Sr. iOS Engineer Eric Hyche (he/him) has been with Noom for a little over 1.5 years now, focusing on developing and optimizing our products for mobile. As a tech lead, Eric spends a good chunk of his time mentoring, interviewing, and putting our #alwayslearning principle into practice (“Invest in yourself and let Noom invest in you”!). Read on below to hear directly from Eric on why he joined Noom, what a day in the life is like, and what he’s excited about building. And don’t forget to check out all of our open Engineering roles here.
Why did you choose to join Noom? How did you know it was going to be a good fit?
I joined Noom for three main reasons: (1) in 2011, my wife and I both lost 45 pounds, and we have kept it off since then. Noom’s focus on habit change (as opposed to a quick fix) aligned with the approach that had worked for us ; (2) I wanted to work on a mobile team where I could learn from other developers, and that is what I found here; (3) Noom’s mobile engineering team had a clear idea of the kind of app architecture they wanted to build, and it used technology that I wanted to learn more about.
Tell us about your role. What is a typical day like?
My threshold for personal job happiness is when I spend at least 50% of my time with my development environment open and writing code. I have found that here at Noom. I usually spend about half my day writing code, and the other 50% is usually divided up between reviewing others’ code, technical discussions, mentoring, interviewing, and learning – reading technical books, blogs, and videos to keep current on the state-of-the-art for iOS development. When you have a team that is rapidly growing (as Noom’s mobile team is), you wind up spending a significant amount of time helping people onboard and get up to speed on the codebase.
Noom is, by far, the most remote-friendly work environment I have experienced.
What is it like working with a globally-distributed team? How does Noom support you all in staying connected?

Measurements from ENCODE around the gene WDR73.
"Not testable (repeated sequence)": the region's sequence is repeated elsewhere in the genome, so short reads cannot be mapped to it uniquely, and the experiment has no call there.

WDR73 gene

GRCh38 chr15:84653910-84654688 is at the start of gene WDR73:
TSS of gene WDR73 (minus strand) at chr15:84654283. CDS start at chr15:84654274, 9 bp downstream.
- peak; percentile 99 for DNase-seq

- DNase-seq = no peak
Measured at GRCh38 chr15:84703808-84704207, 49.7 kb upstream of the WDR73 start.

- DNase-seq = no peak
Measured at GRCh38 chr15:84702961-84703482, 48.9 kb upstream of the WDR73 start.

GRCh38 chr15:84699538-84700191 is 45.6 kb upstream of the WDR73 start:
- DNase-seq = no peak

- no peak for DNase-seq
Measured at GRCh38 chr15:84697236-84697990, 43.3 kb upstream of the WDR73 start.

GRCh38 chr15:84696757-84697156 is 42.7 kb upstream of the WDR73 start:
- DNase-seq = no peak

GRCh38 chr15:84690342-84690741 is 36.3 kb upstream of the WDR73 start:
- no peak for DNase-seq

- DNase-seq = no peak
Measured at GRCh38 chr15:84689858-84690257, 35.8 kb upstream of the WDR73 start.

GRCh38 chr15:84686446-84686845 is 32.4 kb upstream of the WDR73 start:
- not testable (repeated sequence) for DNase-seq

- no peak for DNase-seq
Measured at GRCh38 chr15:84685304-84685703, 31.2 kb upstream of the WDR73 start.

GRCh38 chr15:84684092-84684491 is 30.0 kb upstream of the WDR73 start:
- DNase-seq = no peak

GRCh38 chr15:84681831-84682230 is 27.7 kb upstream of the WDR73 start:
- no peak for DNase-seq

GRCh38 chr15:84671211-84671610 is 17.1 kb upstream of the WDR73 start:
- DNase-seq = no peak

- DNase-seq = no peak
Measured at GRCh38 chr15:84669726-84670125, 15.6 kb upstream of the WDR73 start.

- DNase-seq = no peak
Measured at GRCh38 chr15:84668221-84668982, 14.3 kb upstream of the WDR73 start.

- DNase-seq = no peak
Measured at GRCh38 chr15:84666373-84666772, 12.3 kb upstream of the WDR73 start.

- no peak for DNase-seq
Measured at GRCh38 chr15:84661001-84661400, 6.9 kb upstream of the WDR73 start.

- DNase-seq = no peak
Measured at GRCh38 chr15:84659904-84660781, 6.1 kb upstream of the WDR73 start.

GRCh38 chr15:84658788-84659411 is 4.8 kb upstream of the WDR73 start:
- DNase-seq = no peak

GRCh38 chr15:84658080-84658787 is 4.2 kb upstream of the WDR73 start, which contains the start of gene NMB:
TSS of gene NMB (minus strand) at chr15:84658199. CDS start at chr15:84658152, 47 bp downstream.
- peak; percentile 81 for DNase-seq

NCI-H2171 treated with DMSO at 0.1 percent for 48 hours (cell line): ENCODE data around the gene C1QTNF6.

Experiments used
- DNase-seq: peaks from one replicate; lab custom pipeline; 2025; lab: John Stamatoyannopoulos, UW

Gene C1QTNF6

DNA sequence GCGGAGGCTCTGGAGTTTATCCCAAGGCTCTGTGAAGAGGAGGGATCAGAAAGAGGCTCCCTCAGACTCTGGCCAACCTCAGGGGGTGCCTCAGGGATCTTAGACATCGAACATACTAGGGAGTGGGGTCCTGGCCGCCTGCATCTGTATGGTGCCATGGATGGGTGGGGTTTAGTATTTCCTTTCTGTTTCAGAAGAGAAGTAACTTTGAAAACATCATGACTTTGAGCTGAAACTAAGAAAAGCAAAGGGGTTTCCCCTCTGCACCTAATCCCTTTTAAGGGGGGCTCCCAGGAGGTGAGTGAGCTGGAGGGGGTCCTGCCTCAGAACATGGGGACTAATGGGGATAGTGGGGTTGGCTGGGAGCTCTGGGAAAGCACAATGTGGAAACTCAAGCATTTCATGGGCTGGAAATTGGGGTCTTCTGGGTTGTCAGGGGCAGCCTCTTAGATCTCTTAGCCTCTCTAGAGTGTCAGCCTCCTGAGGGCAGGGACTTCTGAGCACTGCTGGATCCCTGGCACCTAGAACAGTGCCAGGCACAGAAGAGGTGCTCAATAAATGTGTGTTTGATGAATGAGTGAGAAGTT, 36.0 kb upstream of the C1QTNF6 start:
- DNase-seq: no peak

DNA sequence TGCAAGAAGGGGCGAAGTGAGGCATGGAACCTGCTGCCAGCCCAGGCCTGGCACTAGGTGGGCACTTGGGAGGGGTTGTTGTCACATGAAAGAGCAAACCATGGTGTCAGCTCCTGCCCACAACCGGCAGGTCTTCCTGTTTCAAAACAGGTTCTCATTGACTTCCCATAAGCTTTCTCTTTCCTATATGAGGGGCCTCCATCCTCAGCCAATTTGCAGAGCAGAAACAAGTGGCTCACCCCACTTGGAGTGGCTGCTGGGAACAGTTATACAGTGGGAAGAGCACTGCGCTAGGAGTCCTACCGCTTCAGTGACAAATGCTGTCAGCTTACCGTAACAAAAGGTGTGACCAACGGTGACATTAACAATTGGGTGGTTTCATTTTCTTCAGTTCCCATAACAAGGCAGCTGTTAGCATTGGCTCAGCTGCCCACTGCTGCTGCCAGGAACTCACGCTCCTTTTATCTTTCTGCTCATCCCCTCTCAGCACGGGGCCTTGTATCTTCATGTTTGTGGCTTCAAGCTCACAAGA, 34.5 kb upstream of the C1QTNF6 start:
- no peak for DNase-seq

I have worked in full-time-remote development roles for 23 years, and Noom is, by far, the most remote-friendly work environment I have experienced. In previous jobs, I was one of the few people who were remote, and everyone else was on-site. I missed out on a lot of information and socializing. However, at Noom, since almost all of the engineers are remote, everyone is in the same boat and shares the same benefits and challenges that remote work brings.
In order to stay connected, our mobile team has an every-other-week meeting where we can just talk about anything, whether work-related or not. Sometimes we catch up on the latest developments in the mobile tech world, or sometimes we just play online games together. Also, the engineering organization as a whole makes a concerted effort to keep our remote workforce connected. They do this by bringing us to New York a few times a year (when it is safe to do so), as well as planning monthly online social events.
What are some technical challenges you and your team face?
iOS development has undergone massive changes in the last few years with the introduction of SwiftUI and Combine. We recently dropped support for iOS 12 and iOS 13, which paved the way for us to begin using some of that cool stuff. Fortunately, our architecture and patterns already had good separation of concerns, and this should help as we start replacing our UIKit-based UI layer with SwiftUI. We are also experimenting with the Composable Architecture to see if we can use that as well.
What is the most exciting project you’ve worked on recently?
In order to be the most effective in their Noom journey, users need to be kept up to speed on the latest features of the Noom app. That being said, we needed a way to place messages on the home screen without requiring an app update. So, we built an in-app messaging system which used Firebase’s backend for message authoring, targeting, and delivery. But then we completely replaced the Firebase front-end and provided our own UI.
Probably the biggest thing I have appreciated in Noom’s iOS team is that we spend a lot of time thinking and talking about good architecture. But it’s not just talk…
What is the most exciting project in mobile engineering?
I have always worked on teams that needed to support older iOS versions, so I had not been able to use SwiftUI in my day job yet. I am excited to try it out and see what it is like working with SwiftUI in a large-scale production app like Noom’s.
What do you value most about your team’s culture? What sets Noom apart from other places you’ve worked?
For some reason, app architecture on mobile (and particularly on iOS) seems to receive lip service, but not serious resources. In past jobs, we talked about good architecture and even made some small attempts at it, but the burden of legacy code kept us from making large strides in this area. Probably the biggest thing I have appreciated in Noom’s iOS team is that we spend a LOT of time thinking and talking about good architecture. But it’s not just talk – our directors have put their development dollars behind this, and have invested in efforts to improve and maintain a flexible and modular app architecture.